Mental health and substance use issues that have been exacerbated by the pandemic, particularly among Ottawa’s homeless population and those at risk of homelessness, have reached a point where action is urgently needed.
That was the message delivered this week by the Ottawa Coalition of Business Improvement Areas (OCOBIA), an association of 19 BIAs in the region.
“There is a growing social crisis in Ottawa with the Downtown Byward area at the core,” read the statement. “This area is where urgent attention is needed; however, issues of mental health and addiction are growing in neighbouring BIAs and communities.
“There needs to be a plan to address the social issues of mental health and addictions that are proliferating and witnessed in our communities.”
Michelle Groulx, executive director of OCOBIA, says there’s been a dramatic increase in the numbers of street-entrenched people during the pandemic, accompanied by a similar growth in drug use and mental health episodes.
“Usually businesses are pretty good about monitoring and helping people who are on the streets, but with businesses being closed, there hasn’t been that finger on the pulse.”
Business owners, she adds, are reluctant to call police to deal with situations. “They have this empathy and want to see them being taken care of in an empathetic way. They don’t want to see people arrested just for being in the street.”
And while the ByWard Market is typically viewed as Ottawa’s Ground Zero, Groulx says similar issues are now increasingly occurring elsewhere.
“We’re seeing this happening in Sparks Street, Bank Street, the Glebe, Westboro, Wellington West … There are people who are not doing any harm to themselves or others, but there are the people who are having episodes, and that’s growing more because of the excess of meth and other heavy drugs that are being seen, and these people are relapsing every day.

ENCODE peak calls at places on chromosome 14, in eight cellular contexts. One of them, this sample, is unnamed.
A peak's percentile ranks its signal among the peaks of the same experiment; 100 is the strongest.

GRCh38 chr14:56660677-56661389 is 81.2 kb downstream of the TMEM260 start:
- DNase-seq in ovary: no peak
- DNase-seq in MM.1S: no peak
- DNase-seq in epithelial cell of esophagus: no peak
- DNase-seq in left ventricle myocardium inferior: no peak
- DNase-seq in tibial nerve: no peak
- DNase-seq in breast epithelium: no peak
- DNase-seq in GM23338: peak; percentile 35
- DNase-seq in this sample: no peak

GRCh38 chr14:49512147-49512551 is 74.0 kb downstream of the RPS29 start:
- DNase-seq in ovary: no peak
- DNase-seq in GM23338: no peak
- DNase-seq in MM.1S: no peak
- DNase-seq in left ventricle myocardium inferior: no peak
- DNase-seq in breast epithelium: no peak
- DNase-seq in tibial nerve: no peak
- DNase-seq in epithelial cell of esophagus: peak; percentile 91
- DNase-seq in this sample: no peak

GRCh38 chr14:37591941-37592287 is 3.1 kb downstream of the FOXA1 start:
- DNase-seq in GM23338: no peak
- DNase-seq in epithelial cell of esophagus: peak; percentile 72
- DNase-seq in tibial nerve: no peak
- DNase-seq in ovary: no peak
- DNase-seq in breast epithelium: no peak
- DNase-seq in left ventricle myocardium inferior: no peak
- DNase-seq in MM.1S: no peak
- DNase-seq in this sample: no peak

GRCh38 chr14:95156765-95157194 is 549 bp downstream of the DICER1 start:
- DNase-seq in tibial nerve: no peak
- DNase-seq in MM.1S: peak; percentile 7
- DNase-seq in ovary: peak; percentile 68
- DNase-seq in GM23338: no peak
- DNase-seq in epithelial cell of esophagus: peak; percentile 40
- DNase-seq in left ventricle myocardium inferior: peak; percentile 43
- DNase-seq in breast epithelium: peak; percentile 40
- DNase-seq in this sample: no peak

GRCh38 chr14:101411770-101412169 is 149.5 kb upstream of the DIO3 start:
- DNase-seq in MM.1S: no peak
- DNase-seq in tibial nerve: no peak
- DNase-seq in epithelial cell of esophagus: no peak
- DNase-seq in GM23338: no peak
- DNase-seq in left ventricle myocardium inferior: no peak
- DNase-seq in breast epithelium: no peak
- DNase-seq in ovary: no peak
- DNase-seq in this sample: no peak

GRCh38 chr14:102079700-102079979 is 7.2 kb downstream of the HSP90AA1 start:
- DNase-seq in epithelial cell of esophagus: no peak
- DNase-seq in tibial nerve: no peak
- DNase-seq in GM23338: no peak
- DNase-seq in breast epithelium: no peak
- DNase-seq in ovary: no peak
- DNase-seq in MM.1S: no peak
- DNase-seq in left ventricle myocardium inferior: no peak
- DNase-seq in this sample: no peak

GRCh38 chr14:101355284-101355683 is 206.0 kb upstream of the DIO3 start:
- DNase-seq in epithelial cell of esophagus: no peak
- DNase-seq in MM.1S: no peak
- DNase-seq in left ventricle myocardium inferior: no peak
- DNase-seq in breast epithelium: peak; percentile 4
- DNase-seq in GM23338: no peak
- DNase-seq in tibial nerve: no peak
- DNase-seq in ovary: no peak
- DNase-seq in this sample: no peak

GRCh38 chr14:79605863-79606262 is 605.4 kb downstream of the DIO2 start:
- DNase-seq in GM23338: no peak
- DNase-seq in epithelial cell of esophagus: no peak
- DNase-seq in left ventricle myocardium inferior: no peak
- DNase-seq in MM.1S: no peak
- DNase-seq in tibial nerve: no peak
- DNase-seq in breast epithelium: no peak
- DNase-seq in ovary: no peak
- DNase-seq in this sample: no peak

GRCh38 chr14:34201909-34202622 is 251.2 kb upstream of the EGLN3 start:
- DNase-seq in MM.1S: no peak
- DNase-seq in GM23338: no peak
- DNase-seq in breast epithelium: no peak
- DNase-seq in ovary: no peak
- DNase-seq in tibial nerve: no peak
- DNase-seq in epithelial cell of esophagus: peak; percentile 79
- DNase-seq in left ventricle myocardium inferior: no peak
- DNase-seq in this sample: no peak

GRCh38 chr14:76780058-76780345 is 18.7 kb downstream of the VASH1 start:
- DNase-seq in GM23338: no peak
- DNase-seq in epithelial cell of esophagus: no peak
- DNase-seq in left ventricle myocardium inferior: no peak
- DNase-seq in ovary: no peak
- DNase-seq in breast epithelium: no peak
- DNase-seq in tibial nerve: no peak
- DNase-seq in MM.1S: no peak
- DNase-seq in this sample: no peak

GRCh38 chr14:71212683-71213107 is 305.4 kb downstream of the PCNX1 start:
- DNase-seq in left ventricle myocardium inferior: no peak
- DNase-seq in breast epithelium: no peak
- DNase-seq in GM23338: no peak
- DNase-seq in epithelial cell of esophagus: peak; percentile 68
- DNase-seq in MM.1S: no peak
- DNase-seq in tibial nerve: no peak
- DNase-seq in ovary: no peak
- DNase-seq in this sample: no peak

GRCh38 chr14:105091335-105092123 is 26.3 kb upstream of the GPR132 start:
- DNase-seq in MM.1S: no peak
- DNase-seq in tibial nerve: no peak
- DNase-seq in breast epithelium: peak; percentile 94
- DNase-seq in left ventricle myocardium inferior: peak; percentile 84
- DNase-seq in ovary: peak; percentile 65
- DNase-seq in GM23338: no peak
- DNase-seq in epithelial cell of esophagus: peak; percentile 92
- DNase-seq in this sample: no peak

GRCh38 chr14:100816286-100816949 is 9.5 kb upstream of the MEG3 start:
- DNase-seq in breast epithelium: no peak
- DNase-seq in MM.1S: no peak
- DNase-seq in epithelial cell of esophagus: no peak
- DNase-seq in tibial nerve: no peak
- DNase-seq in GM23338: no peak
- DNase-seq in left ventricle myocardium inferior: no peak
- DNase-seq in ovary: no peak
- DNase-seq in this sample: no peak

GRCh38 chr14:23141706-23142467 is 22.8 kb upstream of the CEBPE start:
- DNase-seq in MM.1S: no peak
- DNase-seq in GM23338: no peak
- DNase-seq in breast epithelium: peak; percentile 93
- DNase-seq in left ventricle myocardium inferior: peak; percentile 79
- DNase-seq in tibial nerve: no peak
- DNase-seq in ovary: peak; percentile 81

”And this is going to be on repeat forever until something changes systematically with providing actual social services and programming.”
Wendy Muckle, executive director of Ottawa Inner City Health, points to a cascade of factors, including an increasingly lethal illicit drug supply, the closure of many social services and programming, and social isolation, as worsening during the pandemic. The isolation felt by Ottawa’s vulnerable population has been so pronounced, she says, that OICH this month launched an outdoor drop-in social program in the parking lot at the Shepherds of Good Hope.
“I don’t think anyone can say they’re better off as a result of the pandemic,” she says. “What you’re seeing is what we expected to see, except I don’t think anybody expected it would be as bad as it actually is.”
Muckle adds that, as a result of the worsening situation, her organization has been seeing clients return for services after years of stability.
“People we hadn’t seen in a decade, who had been in a very positive recovery and doing really well with mental health and substance use, were suddenly homeless again. They just didn’t make it.
“I’m heartened by the BIAs’ commentary because their messaging really is a call for us to come together as a community to figure out what we can do and to better understand everybody’s perspectives, because out of everybody’s perspectives we will probably come up with better solutions than we’ve had in the past.
“COVID,” she adds, “illustrated all of the cracks in our system, so rebuilding a system that’s still full of cracks is not really that useful. But, fundamentally, we’re dealing with problems that we weren’t dealing with 18 months ago.”